Viewpoint: Why the West should worry about losing the gene-editing race

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I fear that the West is losing today’s version of the “space race” — this one to use and control gene editing. That worries me because the nations that gain control of the most effective gene-editing technologies will, quite literally, control the world.

Scientists in [East Asia] are receiving unprecedented amounts of government support. The Chinese government, for example, is rumored to be investing $300 billion in gene-editing technologies, and China’s Natural Science Foundation has funded nearly 300 projects in the past four years.

As Eastern Asian countries put the pedal to the metal with billions of dollars and an army of Ph.D. scientists, the United States is barely keeping pace in furthering gene-editing research and deploying gene editing. Europe, as usual, is seating itself on the sidelines by harshly regulating, if not outright banning, gene-editing technologies from its territory.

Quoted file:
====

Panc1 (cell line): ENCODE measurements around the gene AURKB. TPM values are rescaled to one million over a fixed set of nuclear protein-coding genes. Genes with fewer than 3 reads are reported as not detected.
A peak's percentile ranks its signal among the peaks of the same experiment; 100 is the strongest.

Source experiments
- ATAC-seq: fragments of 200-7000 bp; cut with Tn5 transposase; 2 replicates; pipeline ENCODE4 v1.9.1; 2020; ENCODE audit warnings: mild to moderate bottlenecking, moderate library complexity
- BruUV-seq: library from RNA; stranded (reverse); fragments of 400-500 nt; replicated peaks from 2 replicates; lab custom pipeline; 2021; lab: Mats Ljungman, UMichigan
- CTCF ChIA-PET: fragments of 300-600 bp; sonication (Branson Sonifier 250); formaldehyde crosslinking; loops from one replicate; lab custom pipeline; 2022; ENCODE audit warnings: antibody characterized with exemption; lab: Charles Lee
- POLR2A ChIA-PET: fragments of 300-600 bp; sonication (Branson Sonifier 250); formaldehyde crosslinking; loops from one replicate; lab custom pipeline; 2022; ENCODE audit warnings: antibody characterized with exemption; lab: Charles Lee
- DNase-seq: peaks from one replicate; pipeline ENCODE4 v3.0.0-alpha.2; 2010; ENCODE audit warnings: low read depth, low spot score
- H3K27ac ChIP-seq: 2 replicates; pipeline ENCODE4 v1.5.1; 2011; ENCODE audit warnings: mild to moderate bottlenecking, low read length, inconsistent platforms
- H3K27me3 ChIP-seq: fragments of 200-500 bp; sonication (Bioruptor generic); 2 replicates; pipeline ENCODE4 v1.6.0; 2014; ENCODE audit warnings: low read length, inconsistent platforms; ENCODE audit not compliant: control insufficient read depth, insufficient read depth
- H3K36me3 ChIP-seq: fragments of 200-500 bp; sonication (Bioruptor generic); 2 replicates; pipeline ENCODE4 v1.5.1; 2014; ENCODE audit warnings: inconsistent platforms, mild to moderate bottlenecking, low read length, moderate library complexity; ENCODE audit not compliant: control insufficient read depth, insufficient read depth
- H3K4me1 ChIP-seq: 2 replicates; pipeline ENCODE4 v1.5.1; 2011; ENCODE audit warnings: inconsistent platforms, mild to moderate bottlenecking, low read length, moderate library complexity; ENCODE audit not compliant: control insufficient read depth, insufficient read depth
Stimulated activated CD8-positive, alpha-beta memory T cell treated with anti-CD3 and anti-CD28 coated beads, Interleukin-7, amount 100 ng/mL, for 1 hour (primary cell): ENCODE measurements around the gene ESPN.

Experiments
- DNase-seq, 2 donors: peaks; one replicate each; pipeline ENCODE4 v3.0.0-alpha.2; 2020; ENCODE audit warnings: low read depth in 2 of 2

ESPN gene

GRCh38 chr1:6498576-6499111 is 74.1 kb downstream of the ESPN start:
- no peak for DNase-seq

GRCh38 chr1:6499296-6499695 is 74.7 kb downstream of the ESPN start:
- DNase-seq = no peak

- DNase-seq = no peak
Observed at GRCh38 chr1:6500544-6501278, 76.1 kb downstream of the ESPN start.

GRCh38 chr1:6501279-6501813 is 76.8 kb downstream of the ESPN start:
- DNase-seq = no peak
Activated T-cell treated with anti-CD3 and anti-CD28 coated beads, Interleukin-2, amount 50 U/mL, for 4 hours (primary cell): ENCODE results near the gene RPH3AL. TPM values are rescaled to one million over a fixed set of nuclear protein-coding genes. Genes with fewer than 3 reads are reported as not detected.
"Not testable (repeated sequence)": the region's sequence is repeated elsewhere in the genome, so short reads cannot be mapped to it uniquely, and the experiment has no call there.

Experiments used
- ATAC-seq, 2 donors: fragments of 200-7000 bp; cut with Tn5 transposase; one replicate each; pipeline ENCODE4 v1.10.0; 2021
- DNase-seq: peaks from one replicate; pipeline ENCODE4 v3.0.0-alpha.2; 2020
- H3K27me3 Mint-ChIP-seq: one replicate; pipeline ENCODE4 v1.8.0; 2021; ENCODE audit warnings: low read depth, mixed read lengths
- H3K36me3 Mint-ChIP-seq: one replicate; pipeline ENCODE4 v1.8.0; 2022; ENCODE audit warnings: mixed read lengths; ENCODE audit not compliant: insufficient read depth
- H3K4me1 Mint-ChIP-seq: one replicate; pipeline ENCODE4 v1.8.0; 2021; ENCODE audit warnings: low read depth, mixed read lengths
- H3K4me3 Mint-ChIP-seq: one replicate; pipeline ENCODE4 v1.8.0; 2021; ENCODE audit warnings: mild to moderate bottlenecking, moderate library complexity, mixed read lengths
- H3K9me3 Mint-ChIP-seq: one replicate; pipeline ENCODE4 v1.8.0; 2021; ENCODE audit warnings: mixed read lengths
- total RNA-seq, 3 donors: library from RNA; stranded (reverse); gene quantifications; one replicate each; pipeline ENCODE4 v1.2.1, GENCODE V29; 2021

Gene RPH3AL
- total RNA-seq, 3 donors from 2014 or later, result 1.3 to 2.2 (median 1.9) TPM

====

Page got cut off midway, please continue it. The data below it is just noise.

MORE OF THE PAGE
Related article:  Europe’s biodiversity faces grave threats, while pro-organic farm policies offer inadequate solutions

The pendulum will continue to swing in Asia’s direction unless the West wakes up and acknowledges that something must be done about it.

What can be done? The West’s emphasis on regulation — and overregulation — is leaving us far behind countries whose governments are more open to the idea of unrestricted or less-restricted research. We must be willing to ease up on the burdensome restrictions that make it difficult to operate clinical trials or conduct gene-editing studies.

Read full, original post: The West is losing the gene editing race. It needs to catch up

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